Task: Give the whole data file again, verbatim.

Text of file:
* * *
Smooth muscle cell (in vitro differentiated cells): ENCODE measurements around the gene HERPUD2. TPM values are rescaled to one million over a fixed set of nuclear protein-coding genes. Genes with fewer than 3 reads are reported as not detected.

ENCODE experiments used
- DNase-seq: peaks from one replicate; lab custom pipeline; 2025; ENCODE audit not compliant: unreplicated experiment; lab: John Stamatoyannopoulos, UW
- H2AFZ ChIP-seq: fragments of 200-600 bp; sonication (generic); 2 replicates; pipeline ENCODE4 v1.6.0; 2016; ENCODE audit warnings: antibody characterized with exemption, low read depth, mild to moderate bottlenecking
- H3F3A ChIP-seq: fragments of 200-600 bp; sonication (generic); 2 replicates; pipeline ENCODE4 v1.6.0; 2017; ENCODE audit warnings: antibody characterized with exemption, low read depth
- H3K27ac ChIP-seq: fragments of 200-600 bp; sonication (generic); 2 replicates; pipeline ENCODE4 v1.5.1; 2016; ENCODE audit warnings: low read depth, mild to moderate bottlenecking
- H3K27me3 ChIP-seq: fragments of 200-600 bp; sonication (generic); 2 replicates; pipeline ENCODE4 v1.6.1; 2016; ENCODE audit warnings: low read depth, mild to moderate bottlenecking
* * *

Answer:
Smooth muscle cell (in vitro differentiated cells): ENCODE measurements around the gene HERPUD2. TPM values are rescaled to one million over a fixed set of nuclear protein-coding genes. Genes with fewer than 3 reads are reported as not detected.

ENCODE experiments used
- DNase-seq: peaks from one replicate; lab custom pipeline; 2025; ENCODE audit not compliant: unreplicated experiment; lab: John Stamatoyannopoulos, UW
- H2AFZ ChIP-seq: fragments of 200-600 bp; sonication (generic); 2 replicates; pipeline ENCODE4 v1.6.0; 2016; ENCODE audit warnings: antibody characterized with exemption, low read depth, mild to moderate bottlenecking
- H3F3A ChIP-seq: fragments of 200-600 bp; sonication (generic); 2 replicates; pipeline ENCODE4 v1.6.0; 2017; ENCODE audit warnings: antibody characterized with exemption, low read depth
- H3K27ac ChIP-seq: fragments of 200-600 bp; sonication (generic); 2 replicates; pipeline ENCODE4 v1.5.1; 2016; ENCODE audit warnings: low read depth, mild to moderate bottlenecking
- H3K27me3 ChIP-seq: fragments of 200-600 bp; sonication (generic); 2 replicates; pipeline ENCODE4 v1.6.1; 2016; ENCODE audit warnings: low read depth, mild to moderate bottlenecking